Sporting News Coach of the Year: TCU’s Sonny Dykes spearheads quick turnaround

By | December 15, 2022

Trust is a two-way street.

For a new coach, earning the trust of players is a critical first step in establishing the new direction of a program. When Sonny Dykes was hired at TCU last December, he made it a priority to meet with as many current players as he could to get to know them as people as much as football players.

“In today’s world, that’s the most important thing – players have to believe that you care about them off the field as much or more as you do on the field,” Dykes says. “I really believe that’s where all this success comes about, that trust has to happen before you have any success on the field.”

Success on the field followed, as the Horned Frogs earned the No. 3 seed in the College Football Playoff after a 12-1 season. TCU was picked to finish seventh in the 10-team Big 12 in the preseason following a four-year record of 23-24. For that remarkable turnaround in Year 1 and leading the first Texas-based school to the CFP, Sonny Dykes has been named Sporting News Coach of the Year.

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Quarterback Max Duggan, a Heisman finalist who did not win the starting job out of camp but replaced injured freshman Chandler Morris in the season-opener, says the team knew it had something special in Dykes as the season progressed.

“We didn’t really know him, but we had a lot of guys eager to get with him and play for him. He continued to earn our trust the longer we were together,” Duggan says. “He did a great job getting to know everybody and know their story and their ‘why’. That’s how he really tried to build the relationship.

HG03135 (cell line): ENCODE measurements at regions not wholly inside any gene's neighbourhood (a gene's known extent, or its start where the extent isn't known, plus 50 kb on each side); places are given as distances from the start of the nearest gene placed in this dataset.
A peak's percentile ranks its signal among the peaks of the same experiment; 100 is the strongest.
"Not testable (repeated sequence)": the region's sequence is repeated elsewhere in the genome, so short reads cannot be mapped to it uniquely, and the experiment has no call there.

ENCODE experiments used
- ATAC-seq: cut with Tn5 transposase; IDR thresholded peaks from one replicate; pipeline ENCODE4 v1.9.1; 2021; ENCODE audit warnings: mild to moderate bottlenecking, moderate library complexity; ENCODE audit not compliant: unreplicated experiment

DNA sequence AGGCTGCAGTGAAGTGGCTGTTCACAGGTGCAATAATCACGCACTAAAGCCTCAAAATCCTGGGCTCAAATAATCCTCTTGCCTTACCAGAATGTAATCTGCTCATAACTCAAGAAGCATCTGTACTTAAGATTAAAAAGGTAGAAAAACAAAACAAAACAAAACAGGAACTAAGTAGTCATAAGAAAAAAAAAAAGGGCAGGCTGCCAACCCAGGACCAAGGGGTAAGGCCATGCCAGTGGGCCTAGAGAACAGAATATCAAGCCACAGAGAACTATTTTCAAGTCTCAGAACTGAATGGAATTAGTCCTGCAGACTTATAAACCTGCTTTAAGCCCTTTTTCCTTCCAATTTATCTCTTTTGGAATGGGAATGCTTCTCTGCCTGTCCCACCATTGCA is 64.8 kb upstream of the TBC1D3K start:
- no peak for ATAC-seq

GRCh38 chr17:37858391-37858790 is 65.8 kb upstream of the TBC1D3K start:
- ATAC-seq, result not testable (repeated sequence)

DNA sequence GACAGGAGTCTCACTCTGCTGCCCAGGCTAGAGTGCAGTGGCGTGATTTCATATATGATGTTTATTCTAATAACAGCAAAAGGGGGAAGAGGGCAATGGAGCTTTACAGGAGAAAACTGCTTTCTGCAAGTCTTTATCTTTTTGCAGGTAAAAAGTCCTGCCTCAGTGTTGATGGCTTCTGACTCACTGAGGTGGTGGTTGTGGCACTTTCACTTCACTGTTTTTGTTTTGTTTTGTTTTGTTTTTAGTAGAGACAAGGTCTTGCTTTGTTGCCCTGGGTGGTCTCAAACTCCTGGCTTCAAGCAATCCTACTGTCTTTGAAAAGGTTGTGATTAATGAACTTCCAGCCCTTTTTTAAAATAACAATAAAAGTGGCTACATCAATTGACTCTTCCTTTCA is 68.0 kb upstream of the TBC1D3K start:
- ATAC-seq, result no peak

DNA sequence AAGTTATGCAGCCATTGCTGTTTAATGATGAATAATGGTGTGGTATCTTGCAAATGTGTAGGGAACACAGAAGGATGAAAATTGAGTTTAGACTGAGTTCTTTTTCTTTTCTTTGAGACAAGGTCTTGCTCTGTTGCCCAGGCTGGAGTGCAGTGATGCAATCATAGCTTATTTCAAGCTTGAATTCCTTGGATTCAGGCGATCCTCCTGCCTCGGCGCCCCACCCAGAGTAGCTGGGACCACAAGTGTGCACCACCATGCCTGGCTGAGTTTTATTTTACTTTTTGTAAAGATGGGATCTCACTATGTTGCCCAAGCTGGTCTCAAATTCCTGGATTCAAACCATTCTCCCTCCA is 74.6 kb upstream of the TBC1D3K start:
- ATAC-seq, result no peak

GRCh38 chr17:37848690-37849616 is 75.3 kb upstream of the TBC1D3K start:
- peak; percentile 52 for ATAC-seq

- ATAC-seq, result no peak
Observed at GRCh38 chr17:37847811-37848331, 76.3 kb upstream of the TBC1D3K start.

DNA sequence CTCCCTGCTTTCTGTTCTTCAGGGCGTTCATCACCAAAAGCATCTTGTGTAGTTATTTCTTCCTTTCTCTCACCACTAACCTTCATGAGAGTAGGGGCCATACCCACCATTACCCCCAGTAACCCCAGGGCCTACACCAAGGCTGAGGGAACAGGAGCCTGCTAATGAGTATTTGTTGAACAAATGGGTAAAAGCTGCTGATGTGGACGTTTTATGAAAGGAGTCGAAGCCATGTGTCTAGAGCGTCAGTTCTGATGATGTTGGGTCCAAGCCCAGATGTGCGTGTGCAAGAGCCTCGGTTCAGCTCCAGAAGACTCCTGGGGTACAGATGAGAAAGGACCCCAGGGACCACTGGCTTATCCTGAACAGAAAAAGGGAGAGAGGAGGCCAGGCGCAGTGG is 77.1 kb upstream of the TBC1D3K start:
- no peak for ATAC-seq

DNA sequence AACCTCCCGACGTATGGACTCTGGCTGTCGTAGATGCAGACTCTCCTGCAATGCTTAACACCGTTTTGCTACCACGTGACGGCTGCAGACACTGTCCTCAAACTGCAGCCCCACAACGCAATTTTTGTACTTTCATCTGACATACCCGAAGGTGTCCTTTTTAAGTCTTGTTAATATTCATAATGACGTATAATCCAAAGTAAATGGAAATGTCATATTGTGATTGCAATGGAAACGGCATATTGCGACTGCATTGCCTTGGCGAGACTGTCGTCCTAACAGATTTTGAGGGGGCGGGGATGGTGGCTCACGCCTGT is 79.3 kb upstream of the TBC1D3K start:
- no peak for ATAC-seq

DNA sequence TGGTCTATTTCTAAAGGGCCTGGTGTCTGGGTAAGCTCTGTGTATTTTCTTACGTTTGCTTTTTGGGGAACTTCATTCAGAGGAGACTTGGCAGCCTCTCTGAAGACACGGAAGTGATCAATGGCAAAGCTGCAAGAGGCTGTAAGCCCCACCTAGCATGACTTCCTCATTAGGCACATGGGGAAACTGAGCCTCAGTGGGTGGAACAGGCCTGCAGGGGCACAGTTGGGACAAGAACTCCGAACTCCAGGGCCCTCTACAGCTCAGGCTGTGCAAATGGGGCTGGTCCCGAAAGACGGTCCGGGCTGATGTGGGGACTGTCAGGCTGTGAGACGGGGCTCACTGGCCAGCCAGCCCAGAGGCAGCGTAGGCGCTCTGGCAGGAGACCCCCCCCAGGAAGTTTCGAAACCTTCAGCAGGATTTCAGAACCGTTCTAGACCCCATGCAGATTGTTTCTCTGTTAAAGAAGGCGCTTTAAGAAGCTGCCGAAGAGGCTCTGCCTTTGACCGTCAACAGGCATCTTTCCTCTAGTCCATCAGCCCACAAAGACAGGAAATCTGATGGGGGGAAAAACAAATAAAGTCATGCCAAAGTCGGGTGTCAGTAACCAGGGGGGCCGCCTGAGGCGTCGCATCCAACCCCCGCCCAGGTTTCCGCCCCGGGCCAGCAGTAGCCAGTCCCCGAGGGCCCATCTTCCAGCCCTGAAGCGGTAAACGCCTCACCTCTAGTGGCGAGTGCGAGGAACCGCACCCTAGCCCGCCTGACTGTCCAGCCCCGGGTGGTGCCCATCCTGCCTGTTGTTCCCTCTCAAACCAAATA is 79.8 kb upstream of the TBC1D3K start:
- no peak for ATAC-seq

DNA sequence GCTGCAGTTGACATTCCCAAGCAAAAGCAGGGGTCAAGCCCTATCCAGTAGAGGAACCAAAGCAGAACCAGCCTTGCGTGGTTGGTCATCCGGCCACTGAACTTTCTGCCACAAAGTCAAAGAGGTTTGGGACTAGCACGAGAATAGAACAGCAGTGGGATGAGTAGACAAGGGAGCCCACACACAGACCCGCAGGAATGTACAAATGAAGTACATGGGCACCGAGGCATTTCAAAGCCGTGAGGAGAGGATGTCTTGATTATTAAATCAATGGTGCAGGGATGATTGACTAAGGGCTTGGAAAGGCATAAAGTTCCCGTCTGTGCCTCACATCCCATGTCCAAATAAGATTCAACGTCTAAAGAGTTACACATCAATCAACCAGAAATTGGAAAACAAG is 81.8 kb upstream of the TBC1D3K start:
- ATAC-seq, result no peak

“We have a great group of seniors. And he knew that playing against us at SMU. He knew we had a great group of guys that could lead the right way. And he trusts us.”

That trust was never more evident than in Week 11 at Baylor. The Frogs entered 10-0 and No. 4 in the College Football Playoff rankings. They had won at Texas the week before, and now the finish line was in sight.

Midway through the fourth quarter, however, TCU trailed 28-20 and had the ball on its own 10-yard line. Duggan led a 90-yard touchdown drive, but the two-point conversion failed. The defense forced a three-and-out, and TCU had 1:30 and no timeouts from its own 31-yard line to get in position for the winning field goal.

Duggan drove the Frogs to the Baylor 30 with 30 seconds left. Following a running play, TCU spiked the ball at the Baylor 26 with 22 seconds remaining, bringing up a third-and-6.

“After we clocked it, we had a conversation on the sideline. Do we throw it here?” Dykes says. “I wanted to get the ball in the middle of the field or on the right hash because that’s where our kicker likes it. The ball was on the left hash. I talked to (offensive coordinator) Garrett Riley and talked to our special teams coordinator, and I said, ‘Let’s run it here, get the ball on the right hash and make sure we have Bazooka field goal ready.”